Effective desliming of fine coal between 40 and 100 microns has been something the industry has struggled to achieve. The industry standard is to use classification cyclones for this duty. However, the nature of cyclone classification means that it is not as effective in a coal application as in the separation of other minerals. The density difference between mineral content and coal is such that significant quantities of high-quality oversize miss-reports to the cyclone overflow. This can be proven by simply taking a 40-micron hand sieve and screening the overflow of a deslime cyclone in any CPP.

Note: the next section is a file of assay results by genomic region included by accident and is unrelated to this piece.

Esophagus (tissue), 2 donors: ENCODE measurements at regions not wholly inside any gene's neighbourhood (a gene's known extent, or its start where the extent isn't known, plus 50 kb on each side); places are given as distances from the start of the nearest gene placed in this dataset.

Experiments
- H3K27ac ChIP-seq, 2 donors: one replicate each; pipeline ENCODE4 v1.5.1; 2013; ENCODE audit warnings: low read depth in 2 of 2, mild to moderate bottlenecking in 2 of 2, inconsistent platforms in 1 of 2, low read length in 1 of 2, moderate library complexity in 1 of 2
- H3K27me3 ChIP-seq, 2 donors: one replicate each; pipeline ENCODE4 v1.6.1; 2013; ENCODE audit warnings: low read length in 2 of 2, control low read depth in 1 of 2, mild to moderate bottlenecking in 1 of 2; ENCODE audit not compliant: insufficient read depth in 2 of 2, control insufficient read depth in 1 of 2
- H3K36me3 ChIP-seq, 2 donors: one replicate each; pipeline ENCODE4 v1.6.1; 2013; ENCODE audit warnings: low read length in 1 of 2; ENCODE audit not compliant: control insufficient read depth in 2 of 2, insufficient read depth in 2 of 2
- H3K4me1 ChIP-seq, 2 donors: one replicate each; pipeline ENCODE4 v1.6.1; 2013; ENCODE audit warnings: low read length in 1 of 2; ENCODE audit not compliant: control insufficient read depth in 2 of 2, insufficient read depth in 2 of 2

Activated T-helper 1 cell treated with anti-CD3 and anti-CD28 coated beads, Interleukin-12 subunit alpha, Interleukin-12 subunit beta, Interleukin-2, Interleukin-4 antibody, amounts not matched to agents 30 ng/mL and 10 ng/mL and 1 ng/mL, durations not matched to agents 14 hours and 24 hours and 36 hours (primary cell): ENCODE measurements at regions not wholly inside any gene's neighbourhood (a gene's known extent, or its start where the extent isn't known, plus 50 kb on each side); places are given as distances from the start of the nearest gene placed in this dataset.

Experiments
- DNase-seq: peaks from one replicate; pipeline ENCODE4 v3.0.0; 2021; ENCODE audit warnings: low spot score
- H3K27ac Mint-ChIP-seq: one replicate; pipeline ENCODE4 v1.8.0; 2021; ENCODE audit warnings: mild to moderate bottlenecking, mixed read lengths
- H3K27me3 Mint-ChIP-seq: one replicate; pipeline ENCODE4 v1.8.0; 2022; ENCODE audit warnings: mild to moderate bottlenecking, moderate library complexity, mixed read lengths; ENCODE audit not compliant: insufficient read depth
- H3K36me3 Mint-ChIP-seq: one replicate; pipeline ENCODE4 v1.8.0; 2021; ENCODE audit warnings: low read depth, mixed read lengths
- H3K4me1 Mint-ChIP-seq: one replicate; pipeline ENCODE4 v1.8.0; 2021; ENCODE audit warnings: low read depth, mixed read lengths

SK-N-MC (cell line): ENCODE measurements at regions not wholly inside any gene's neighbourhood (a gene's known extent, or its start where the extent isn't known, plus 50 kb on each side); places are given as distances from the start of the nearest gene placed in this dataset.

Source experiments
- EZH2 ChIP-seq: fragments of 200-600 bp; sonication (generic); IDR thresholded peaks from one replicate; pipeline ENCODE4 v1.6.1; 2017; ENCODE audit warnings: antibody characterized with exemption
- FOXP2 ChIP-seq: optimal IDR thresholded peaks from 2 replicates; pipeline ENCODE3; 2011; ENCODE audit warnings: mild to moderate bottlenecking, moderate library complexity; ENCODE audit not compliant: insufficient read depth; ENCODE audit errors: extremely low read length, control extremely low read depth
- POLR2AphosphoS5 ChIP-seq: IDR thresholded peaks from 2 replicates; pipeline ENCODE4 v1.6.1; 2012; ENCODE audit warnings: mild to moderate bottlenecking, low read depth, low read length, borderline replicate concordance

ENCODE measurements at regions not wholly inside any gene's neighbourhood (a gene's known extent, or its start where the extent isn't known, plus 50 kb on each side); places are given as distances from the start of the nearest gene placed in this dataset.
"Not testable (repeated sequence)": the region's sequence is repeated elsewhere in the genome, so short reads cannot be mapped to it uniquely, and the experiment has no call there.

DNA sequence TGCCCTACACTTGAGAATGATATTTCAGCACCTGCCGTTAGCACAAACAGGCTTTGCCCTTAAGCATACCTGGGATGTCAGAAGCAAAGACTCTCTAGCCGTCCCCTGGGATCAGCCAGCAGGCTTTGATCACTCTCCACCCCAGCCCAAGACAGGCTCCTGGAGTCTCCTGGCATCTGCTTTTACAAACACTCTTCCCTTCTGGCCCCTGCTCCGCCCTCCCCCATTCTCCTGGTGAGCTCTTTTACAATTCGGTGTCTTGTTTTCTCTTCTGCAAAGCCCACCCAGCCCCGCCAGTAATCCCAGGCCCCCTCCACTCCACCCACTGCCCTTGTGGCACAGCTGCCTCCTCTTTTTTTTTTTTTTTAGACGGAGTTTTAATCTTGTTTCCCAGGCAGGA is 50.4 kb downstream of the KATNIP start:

In addition, the -40-micron material tends to flow with the water split, which is typically 30% to the underflow. Due to the density difference, this misplacement is biased towards particles with high mineral content (ash). With recent advances in spiral technology, that is seeing spirals effective in separating particles down to 40 microns, fine desliming will have to receive more focus.
Vietti Slurrytec is developing a desliming technology consisting of an up-current classifier, combined with a chemical modifier targeting ultrafine clay particles. By dispersing these particles (which would otherwise clump together), they can report to overflow.
The technology has been tested on fine coal in a controlled environment using a bench-scale unit (Exxaro, 2017). The results from the bench-scale testing have shown far more efficient separation at 40 microns than that achievable with cyclones. Vanadium has been selected as Vietti Slurrytec’s local partner in the development of the KraVi in Australia.